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  1. #1
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    Default How can you tell when a barrel is "shot out"?

    I was looking some older Winchester Model 94's in .32 Special.

    A 1958 model had rifling that was barely discernible to the eye. The bore was clean and shiny with no apparent rust or other corrosion but the lines of the rifling were thin and pencil like. The exterior of the gun and wood was very good for its age. The metal about 93% and the wood contained one or two small dings. Oddly, the fore stock and butt stock, while having the same grain, seemed ever so slightly off color which each other, the fore stock being a bit lighter than the butt stock. The owner assured me that they were both original wood.

    An other M-94 date 1906 had much more distinct rifling that looked like a bold edition of what I saw in the first gun. The metal finish on this gun was about 65-70% (I am no expert). The wood was pretty good with no obvious dings or cracks.

    A third model 94 that I looked at, Pre-64 but I don't know the year - I THINK 1927, had a bore so bright and shiny and clean that it was if I was looking in a mirror and could not see any rifling at all. I do not recall the exterior condition of this rifle.

    I wish I could post pictures but just looking down the bores to inspect the rifling was hard enough. I used two methods. #1.- I placed a bore light directly in the open action and moved it around until I got the best view. #2.- I placed white tissue in the open action and reflected the light off the tissue into the bore. Each time I looked though the muzzle end to try to see the lines of rifling.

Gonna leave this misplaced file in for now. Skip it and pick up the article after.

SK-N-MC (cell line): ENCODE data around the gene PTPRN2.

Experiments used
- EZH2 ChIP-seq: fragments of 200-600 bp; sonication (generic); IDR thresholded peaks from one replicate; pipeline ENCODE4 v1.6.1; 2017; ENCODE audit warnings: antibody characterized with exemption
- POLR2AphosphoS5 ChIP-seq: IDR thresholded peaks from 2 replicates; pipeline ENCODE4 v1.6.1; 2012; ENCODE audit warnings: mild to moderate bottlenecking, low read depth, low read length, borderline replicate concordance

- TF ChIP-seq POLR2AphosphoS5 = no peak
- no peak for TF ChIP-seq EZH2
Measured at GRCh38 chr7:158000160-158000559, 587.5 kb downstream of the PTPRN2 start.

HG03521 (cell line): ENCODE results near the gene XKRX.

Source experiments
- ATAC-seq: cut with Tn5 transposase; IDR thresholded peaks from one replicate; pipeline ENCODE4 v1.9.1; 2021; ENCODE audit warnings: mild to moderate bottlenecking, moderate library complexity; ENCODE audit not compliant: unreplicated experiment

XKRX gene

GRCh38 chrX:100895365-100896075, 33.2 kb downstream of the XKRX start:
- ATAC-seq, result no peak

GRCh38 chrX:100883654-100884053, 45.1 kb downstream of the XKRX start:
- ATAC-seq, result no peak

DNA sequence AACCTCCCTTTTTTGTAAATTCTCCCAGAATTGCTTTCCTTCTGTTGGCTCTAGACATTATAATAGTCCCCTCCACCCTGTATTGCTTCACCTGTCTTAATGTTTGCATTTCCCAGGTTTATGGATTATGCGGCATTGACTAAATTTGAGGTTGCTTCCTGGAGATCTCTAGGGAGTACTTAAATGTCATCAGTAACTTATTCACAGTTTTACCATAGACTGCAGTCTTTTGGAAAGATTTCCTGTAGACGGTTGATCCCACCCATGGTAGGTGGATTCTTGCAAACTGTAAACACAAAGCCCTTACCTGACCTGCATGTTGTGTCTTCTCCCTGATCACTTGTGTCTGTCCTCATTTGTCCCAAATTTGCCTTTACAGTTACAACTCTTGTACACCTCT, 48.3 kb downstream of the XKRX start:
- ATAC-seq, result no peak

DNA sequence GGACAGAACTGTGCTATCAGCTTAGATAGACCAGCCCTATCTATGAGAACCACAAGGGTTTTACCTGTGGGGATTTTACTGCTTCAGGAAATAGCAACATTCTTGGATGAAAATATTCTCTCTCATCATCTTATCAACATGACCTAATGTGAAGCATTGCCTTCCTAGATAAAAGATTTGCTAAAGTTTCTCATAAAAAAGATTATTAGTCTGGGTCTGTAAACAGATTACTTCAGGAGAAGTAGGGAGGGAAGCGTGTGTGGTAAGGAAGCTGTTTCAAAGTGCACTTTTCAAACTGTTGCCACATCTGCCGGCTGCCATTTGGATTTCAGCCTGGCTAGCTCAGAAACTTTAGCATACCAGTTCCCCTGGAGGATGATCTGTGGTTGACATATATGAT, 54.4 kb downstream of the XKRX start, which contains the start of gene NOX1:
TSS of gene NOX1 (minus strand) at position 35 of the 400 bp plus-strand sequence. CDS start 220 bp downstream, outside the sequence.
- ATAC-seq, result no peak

Here is my question. Would you conclude from my observations that the second gun, the 1906 mfg, has the best barrel and therefore would be the best of the three to purchase? This, assuming all actions and other parts moved easily and without being loose, etc.?

    All advice and comments are welcomed. Thank you all.....

  2. #2
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    Default Re: How can you tell when a barrel is "shot out"?

    Accuracy would be poor,Barrel would appear smoothbore,chamber is allowing brass and lead to spit out of chamber or forcing cone !

  3. #3
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    Default Re: How can you tell when a barrel is "shot out"?

    You could do the "bullet test" stick a live round into the muzzle if it goes in till it touches the case good chances are it is "shot out"

  4. #4
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    Default Re: How can you tell when a barrel is "shot out"?

    Thanks to both Marines for your answers. And thank you for your service!

  5. #5
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    Jan 2007
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    State College, Pennsylvania
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    Default Re: How can you tell when a barrel is "shot out"?